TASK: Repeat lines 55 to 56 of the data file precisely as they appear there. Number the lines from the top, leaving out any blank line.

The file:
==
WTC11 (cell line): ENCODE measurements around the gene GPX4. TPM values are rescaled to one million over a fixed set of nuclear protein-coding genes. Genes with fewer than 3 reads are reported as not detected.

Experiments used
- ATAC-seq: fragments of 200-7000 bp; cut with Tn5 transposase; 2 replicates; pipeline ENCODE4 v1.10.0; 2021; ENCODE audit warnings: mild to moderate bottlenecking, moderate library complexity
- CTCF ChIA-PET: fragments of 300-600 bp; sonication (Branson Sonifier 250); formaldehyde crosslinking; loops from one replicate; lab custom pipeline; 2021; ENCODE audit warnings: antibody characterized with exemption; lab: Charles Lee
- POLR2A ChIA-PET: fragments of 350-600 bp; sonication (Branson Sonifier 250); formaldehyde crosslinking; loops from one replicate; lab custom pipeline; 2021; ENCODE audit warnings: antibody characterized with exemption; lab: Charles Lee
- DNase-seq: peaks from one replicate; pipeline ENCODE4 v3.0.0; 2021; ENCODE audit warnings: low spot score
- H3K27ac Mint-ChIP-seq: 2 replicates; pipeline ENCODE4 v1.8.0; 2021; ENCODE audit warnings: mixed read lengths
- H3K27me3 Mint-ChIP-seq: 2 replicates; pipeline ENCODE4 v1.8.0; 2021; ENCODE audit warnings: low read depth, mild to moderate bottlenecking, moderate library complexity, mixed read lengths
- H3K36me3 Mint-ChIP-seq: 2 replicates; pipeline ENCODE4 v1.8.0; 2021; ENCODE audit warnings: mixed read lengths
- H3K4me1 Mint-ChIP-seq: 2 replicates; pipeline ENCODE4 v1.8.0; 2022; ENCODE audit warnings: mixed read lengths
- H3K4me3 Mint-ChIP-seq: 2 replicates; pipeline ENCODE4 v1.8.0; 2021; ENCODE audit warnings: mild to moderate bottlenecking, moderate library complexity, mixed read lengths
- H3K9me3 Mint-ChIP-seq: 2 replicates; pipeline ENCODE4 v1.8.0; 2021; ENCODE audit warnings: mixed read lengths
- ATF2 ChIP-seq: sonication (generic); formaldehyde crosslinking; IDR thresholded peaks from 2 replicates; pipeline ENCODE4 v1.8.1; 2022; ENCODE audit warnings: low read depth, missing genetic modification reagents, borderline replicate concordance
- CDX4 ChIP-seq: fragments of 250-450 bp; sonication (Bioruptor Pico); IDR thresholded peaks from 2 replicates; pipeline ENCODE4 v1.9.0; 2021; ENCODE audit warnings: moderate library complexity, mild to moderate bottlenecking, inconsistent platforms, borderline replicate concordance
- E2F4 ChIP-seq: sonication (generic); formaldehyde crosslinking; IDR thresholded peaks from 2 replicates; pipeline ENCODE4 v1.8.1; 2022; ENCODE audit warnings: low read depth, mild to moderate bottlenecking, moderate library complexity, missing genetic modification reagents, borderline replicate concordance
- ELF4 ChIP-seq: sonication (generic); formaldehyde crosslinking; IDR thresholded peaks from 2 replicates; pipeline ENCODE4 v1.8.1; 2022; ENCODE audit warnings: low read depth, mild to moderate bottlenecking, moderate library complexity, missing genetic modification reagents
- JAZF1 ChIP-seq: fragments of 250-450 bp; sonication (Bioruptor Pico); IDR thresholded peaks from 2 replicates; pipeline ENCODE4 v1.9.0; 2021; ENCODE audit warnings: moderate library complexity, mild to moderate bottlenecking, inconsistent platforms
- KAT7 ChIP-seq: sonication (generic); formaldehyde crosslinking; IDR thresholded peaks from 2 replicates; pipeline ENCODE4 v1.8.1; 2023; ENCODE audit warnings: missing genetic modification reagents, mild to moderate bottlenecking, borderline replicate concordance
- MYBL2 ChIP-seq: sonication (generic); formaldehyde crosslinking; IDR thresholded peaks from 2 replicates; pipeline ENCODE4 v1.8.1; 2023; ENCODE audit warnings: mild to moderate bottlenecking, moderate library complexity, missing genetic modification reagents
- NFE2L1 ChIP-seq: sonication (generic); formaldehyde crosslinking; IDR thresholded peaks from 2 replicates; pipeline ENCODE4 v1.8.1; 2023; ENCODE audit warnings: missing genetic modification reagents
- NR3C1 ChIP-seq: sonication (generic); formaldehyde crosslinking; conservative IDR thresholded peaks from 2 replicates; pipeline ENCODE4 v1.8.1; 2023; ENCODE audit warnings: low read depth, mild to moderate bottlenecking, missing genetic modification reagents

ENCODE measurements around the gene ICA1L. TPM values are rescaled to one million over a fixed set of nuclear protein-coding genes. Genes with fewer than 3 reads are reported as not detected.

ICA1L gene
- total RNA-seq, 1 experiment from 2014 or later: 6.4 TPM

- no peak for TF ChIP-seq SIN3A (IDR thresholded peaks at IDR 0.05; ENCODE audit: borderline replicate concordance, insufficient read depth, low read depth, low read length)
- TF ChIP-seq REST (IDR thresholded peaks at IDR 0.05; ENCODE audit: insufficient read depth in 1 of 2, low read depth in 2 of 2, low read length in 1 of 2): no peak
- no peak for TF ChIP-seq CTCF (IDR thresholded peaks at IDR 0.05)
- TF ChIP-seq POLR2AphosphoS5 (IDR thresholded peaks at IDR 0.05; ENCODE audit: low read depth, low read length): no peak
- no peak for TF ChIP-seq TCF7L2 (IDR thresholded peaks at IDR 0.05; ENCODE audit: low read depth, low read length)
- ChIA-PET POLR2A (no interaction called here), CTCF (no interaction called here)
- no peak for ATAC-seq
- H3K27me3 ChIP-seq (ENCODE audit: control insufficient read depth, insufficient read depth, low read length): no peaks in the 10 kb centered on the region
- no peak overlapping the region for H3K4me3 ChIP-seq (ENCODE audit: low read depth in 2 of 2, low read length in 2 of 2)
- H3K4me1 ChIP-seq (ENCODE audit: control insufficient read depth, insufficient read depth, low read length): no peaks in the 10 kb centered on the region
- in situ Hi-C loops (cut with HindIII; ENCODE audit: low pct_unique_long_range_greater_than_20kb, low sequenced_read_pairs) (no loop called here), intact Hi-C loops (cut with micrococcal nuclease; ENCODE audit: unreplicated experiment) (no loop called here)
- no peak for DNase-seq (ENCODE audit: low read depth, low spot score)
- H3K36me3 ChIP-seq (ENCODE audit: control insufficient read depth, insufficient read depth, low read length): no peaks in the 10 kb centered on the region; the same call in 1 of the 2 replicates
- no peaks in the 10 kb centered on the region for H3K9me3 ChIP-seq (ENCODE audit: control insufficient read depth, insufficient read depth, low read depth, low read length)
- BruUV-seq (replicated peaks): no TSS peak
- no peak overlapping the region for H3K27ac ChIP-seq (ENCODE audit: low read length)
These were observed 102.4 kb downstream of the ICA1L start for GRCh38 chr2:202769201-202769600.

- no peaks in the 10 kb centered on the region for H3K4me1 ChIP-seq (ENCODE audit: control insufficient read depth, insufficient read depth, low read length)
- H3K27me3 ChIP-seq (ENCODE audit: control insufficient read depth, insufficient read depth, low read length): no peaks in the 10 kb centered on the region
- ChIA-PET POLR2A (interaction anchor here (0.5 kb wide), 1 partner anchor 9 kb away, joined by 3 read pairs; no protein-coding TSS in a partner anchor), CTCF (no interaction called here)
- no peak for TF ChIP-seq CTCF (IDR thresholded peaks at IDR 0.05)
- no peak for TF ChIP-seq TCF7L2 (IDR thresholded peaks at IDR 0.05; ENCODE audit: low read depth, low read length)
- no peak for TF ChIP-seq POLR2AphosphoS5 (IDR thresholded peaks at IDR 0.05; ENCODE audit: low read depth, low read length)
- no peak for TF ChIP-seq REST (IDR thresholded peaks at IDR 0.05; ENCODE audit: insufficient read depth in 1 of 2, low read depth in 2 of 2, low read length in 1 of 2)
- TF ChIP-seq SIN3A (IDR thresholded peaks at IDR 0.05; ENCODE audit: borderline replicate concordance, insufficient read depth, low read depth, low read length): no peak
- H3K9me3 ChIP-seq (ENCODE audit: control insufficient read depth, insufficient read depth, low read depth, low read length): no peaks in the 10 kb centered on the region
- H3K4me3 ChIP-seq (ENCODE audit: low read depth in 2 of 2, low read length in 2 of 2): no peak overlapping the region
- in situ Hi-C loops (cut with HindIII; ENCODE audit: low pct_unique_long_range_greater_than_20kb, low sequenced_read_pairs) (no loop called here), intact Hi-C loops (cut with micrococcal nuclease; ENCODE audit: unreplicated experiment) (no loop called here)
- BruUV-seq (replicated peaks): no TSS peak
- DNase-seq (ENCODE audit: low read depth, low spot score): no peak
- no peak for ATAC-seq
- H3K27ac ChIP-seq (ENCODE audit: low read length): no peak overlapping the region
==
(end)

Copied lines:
- no peak for ATAC-seq
- H3K27ac ChIP-seq (ENCODE audit: low read length): no peak overlapping the region